The Soviets have murdered an American officer but have promised not to bear a grudge about it, and we have promised to work with them to prevent such "episodes." D,etente is back and standing tall.

The Soviets have been intimately involved in killing scores of thousands of U.S. servicemen, but generally have used Korean and Vietnamese surrogates. Still, who will remember Army Maj. Arthur D. Nicholson Jr. a month from now? Who remembers Peter Fechter? He was shot in 1962 while trying to climb the Berlin Wall and was left, like Nicholson, to bleed, while persons eager to help were kept away at gunpoint. Today, the Wall is a state-of-the-art killing machine with automated firing devices. Behind the Wall is a U.S. Embassy. "Normalization."

The Soviet empire requires low-tech murder, too. The day after an Afghan officer led a defection from a convoy reinforced by Soviet troops, the Soviet troops arrested 40 civilians. Patrick David, a physician with Aide Medicale Internationale, told representatives of Helsinki Watch: "They tied them up and piled them like wood. Then they poured gasoline over them and burned them alive."

The Soviet empire is based on murder, retail as well as wholesale. A Polish priest is murdered by secret police wholly subservient to the KGB. The attack on the pope is organized by Bulgarian secret police subservient to the KGB. The Soviets watch Nicholson bleed for an hour, and stalk Korean Airlines flight 007 for two hours, and what price do they pay? Pay? President Reagan said the murder made him especially eager for a summit with Gorbachev, who used Chernenko's funeral to threaten military action against an American ally, Pakistan, if it continues to aid Afghan freedom fighters.

About four hours after Nicholson was murdered, the president, breakfasting with journalists, was asked about Soviet violations of arms control agreements -- vi olations his administration has documented. He spoke about "language problems" and "ambiguity" leading the Soviets to a different but equally sincere "understanding" of what the agreements require. He spoke of finding "ways where we can by deed prove what our intentions are." The Soviets are in the 68th year of a mur- der rampage and the problem is a misunderstanding: If we can just prove our benign intentions . . .

In 1982 a French officer operating under the 1947 agreements that covered Nicholson's activities was killed when his car was run off the road by East German forces. British officers operating under the agreements have been involved in suspicious "accidents." Six days after Nicholson was shot -- the day he was buried in Arlington National Cemetery, within sight of the office where Secretary of State George Shultz met with Soviet Ambassador Anatoly Dobrynin -- those two men discussed having discussions to prevent such "episodes." It was "murder" one day, an "episode" the next at a State Department dissolving in pleasure because the Soviets have agreed to cooperate with us.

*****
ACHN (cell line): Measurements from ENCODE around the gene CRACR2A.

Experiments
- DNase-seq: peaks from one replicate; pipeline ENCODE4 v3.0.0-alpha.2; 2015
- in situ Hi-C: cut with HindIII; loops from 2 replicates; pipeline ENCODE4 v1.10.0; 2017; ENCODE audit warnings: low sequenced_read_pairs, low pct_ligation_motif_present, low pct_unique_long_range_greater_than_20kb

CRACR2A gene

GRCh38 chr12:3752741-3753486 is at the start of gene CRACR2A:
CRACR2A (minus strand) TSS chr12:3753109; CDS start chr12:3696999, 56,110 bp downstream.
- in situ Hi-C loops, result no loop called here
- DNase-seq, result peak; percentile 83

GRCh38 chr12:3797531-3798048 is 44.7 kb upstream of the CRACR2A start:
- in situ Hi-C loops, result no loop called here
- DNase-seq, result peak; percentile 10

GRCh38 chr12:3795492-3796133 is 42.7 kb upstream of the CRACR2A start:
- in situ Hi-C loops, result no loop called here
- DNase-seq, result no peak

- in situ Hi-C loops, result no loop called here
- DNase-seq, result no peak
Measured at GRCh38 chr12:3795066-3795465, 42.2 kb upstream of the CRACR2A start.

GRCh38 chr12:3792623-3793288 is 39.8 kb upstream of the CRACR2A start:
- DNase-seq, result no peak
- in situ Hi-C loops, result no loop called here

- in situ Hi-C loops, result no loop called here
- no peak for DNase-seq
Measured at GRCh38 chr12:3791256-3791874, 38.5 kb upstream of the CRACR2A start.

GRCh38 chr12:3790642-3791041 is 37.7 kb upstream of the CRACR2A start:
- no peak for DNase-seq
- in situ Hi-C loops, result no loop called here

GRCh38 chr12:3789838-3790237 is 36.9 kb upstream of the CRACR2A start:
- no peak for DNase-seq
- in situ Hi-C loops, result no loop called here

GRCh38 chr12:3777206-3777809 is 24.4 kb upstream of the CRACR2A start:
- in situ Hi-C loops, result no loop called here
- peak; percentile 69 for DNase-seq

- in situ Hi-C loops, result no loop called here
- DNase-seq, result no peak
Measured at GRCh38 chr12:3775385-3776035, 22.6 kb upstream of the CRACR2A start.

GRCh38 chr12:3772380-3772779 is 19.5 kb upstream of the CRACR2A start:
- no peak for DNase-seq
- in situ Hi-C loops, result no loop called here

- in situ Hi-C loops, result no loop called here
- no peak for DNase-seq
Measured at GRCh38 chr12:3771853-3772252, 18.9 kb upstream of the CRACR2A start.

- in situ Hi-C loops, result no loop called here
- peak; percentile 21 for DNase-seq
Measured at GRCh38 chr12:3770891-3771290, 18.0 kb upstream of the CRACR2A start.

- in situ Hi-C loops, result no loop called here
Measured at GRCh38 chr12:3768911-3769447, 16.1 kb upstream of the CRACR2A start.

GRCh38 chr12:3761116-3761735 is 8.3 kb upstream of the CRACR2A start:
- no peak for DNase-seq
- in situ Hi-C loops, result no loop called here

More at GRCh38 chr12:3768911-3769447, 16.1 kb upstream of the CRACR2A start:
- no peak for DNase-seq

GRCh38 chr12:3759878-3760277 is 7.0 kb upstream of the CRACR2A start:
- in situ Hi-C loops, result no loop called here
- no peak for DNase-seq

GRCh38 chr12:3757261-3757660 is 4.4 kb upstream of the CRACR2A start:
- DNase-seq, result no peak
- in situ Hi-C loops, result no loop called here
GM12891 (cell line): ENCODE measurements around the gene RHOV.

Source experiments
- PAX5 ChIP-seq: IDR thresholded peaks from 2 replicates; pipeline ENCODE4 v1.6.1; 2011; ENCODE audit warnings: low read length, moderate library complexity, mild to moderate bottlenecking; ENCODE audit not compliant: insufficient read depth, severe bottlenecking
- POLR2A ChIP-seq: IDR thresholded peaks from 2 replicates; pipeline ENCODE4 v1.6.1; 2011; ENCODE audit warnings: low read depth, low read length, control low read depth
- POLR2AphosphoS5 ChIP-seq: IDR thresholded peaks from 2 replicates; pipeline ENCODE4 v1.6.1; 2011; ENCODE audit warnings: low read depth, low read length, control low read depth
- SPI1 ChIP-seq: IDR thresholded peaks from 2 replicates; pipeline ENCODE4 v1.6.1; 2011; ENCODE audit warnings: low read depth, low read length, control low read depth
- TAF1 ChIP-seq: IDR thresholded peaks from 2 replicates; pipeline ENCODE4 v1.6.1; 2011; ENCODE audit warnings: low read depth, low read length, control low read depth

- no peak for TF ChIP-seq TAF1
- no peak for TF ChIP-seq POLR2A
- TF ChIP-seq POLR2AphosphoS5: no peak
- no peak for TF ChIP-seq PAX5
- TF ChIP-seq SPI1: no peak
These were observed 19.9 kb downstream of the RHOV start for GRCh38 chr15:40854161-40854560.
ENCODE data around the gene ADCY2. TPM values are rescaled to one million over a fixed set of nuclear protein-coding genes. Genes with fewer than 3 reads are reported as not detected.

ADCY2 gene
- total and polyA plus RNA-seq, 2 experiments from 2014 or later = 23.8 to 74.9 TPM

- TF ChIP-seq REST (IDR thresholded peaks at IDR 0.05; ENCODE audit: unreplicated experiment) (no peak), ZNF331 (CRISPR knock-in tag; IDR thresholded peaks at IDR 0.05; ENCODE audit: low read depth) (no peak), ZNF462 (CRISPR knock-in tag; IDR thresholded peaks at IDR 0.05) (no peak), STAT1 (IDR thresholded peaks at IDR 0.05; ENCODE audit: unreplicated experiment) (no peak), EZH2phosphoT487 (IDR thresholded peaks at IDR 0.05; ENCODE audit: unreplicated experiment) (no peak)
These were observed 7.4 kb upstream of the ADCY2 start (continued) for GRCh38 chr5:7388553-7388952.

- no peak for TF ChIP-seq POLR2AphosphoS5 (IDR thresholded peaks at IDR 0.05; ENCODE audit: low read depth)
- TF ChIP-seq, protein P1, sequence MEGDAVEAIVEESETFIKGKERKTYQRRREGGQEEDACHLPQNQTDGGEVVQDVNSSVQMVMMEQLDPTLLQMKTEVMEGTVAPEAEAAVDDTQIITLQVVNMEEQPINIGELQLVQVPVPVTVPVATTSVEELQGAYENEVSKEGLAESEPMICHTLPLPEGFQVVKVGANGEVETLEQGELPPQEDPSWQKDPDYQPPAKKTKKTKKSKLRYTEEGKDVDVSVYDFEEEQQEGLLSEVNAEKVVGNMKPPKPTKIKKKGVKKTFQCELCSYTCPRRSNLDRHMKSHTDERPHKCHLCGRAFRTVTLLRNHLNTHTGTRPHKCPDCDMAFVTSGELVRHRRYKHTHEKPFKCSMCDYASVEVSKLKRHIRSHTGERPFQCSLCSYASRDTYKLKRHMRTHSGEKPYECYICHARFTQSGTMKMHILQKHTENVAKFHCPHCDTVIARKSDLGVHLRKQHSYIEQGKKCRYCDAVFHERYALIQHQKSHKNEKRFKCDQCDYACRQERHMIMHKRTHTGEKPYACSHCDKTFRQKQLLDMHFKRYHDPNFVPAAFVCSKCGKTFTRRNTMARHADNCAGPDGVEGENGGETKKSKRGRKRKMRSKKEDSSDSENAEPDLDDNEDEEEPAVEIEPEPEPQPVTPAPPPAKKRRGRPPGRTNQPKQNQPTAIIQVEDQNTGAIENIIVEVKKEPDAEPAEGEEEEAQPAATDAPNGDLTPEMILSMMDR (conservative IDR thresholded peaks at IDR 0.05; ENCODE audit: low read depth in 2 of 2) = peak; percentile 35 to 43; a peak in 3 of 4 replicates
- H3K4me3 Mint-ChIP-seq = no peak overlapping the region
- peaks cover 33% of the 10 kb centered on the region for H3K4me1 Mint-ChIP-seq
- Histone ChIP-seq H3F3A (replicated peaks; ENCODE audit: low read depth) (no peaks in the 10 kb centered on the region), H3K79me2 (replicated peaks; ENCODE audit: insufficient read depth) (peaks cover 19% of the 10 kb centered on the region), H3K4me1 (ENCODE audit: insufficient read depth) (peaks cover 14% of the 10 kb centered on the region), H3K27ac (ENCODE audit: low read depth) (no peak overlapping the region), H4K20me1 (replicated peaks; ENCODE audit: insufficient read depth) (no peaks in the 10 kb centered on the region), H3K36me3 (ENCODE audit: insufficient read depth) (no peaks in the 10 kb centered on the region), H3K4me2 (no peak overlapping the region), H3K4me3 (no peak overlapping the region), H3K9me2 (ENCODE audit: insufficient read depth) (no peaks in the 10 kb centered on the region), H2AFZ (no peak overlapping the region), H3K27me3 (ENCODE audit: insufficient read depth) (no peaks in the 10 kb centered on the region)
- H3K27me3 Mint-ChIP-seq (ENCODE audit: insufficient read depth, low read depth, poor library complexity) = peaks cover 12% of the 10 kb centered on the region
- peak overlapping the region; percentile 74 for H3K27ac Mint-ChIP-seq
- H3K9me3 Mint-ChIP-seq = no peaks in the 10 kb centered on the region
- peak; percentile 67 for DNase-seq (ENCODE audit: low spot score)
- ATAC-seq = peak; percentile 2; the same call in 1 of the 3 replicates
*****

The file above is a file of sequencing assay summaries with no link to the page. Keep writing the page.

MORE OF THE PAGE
Will the murder interrupt, even momentarily, the talks whereby we get the Soviets to agree to allow U.S. taxpayers to subsidize, with credits, the sale of high technology to the Soviet war machine? No. So mesmerized is the administration by the arms control "process," it is too paralyzed to respond even to murder, lest a response jeopardize that "process."

Historians may conclude that it was during this administration that the United States conclusively lost the Cold War. By "lost" I mean forfeited the last chances to embody in action correct thinking about the Soviet threat. This severe judgment is justified in spite of the fact -- actually, because of the fact -- that this administration is wiser than its recent predecessors and probably wiser than its successors will be. It is the wisest the nation has had in a generation. Measured that way, it is commendable. Measured against the task, it is unsatisfactory.

This conclusion is compelled by things done and left undone, from the failure to use the weapon of enforced default against the Polish regime's debts to the current squandering of energy on the charade of arms control. The debacle of policy toward Poland demonstrated the degree to which a conservative administration, especially, is incapable of subordinating commerce to geopolitics. The Carteresque elevation of arms control to the rank of centerpiece in U.S.-Soviet relations demonstrates the degree to which democracies allow their wishes to control their thoughts.

One week after Nicholson bled to death, the president described the death as "cold- blooded murder." There has not been even a Soviet apology. Has the president asked for one? If not, why not? If he has asked, what price will he make the Soviets pay for refusing -- for compounding cold-blooded murder with ostentatious disdain for the murdered officer's commander in chief?